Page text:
research

Research Projects of the St.F.X. Biomechanics Laboratory

St. Frances Xavier University (Nova Scotia) is engaged in research on:

  • elastin, lamprin and myxinin (comparative study of non-collagen based carilages)
  • microfibrils and role in elasticity of arteries
  • abductin (provides passive but rapid and efficient opening of scallop shells)
  • swimming mechanisms of scallops and squid
  • fast-start performance of fish when escaping predators


Swarm-bots could boldly go where no man has gone before

An award-winning IST research team has developed highly unusual mini-robots, or swarm-bots, that work as a team to overcome challenges. While their cooperative behaviour is inspired by the actions of the tiny ant, their abilities could eventually take them to outer space.

Robots, the bizarre and the beautiful

“Nature is a rich source of design ideas,” notes Bruno Siciliano, robotics researcher and dissemination officer for EURON. “Nature has already solved a lot of the problems that robotics researchers encounter, so it is a good place to go for ideas.”

Peter Head: Entering an Ecological Age | Arup

"Drawing experience with projects such as Dongtan Eco-city in China, Peter Head’s Brunel International Lecture explained how we can develop and retrofit urban centres to improve resource efficiency while maintaining or improving quality of life. He used ecological footprint analysis to show how we can move towards the goal of environmental sustainability, setting out a vision of life in a sustainable community of the future."

Ralph L. Knowles: Architecture, Nature and Context

2012/02/23 added Additional Readings

This website contains a fascinating set of papers exploring how natural forces (sun, gravity, wind), rhythms and rituals can be creative elements in architectural design.  Although designing to a context is becoming increasingly popular, it is rare to see a body of work that is as well grounded on an understanding of natural forces and how they interact.   The papers suggest a number of different patterns that would be useful additions to an architect's toolkit.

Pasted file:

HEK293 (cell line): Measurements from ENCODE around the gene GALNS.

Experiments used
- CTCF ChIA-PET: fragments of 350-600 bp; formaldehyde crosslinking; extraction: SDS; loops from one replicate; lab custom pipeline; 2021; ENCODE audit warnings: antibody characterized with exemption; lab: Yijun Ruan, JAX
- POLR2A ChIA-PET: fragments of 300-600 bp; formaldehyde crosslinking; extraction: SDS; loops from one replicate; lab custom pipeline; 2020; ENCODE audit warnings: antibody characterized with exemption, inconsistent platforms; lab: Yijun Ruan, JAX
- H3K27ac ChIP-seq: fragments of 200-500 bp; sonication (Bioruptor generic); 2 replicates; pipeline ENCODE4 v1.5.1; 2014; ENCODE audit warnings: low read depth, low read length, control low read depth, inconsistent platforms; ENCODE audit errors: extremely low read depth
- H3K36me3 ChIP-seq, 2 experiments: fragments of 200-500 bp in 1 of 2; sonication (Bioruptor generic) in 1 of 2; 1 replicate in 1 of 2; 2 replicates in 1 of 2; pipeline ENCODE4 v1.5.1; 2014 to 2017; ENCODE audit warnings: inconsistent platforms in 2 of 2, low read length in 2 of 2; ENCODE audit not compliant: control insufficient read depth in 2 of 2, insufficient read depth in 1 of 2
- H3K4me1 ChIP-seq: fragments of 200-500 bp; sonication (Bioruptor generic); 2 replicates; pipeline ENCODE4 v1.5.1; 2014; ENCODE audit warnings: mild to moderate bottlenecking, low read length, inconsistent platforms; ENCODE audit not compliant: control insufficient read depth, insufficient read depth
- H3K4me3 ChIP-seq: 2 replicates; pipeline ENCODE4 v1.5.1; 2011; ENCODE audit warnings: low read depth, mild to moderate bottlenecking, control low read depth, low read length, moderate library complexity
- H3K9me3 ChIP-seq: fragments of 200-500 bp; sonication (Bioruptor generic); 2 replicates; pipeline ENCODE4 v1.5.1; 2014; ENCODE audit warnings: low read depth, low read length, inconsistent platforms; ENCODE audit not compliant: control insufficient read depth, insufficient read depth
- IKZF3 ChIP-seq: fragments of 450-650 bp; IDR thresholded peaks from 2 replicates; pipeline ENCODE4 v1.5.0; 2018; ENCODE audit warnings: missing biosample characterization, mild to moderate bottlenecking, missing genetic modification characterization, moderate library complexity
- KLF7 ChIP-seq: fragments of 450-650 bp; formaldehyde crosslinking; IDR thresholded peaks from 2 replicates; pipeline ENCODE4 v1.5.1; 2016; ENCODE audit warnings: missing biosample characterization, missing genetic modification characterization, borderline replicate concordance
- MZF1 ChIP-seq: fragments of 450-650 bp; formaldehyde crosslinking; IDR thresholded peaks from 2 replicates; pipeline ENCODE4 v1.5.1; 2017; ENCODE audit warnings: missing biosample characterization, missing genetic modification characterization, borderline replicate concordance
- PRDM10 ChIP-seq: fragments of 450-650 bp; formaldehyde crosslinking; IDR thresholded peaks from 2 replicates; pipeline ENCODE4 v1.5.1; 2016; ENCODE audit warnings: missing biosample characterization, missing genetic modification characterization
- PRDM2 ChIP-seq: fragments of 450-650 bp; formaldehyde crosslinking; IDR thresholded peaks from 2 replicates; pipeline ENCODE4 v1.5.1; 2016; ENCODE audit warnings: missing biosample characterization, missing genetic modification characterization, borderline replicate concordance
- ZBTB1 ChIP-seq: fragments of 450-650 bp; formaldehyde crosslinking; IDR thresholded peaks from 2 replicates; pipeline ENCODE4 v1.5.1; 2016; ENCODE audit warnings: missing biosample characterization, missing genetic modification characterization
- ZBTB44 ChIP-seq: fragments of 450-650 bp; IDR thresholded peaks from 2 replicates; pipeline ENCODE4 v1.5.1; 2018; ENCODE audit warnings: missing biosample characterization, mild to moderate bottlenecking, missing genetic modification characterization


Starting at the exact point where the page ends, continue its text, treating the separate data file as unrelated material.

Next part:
Interview with Julian Vincent

Susana Soares interviewed Julian Vincent, professor of Biomimetics at the University of Bath and director of Biomimetic and Natural Technologies.   The 11.5 minute video clip starts with a discussion about how to "get engineers to get back into biology" while retaining the value of building mechanisms and prototypes.  Although computer design is becoming popular, Vincent argues that computers "do what you tell them" while a prototype "might go out of control, with a bit of luck, and you learn something."  Rather than considering their designs as isolated from other systems, Vincent has suggested in Biomimetics: its practice and theory that even technical solutions are part of larger systems and need to take those system complexities into consideration.

MIT Ocean Engineering - RoboTuna

2008/10/20 updated with a comment pointing to a weblog entry with additional information about RoboTuna and complementary work by Prof. Joseph Ayers

ACADIA 2008: Silicon + Skin » Concepts of Nature and Technology / Biomimetics

2012/07/12: URL for this conference is no longer available - the post has been maintained since some of the papers below may be posted elsewhere

Six papers were presented in the Biomimetics track:

Stanford Biomimetics and Dexterous Manipulation Lab/RiSE Project

The Robotics in Scansorial Environments (RSE) project "is a collaboration among researchers at the University of Pennsylvania, Carnegie Mellon, Stanford, U.C. Berkeley, Lewis & Clark University and Boston Dynamics Inc. to develop an agile climbing robot based on principles gleaned from the study of climbing animals." 

Dr. Darren Bagnall (Southampton University)

"Dr. Darren Bagnall is a senior lecturer in Microelectronics in the Nanoscale Systems Integration Group of the School of Electronics and Computer Science at Southampton University.

With a team of three Post-Docs and eight PhD students, and a large numbers of project students, he is exploring a number of exciting nanotechnology themes, research is focused in five key areas:

 

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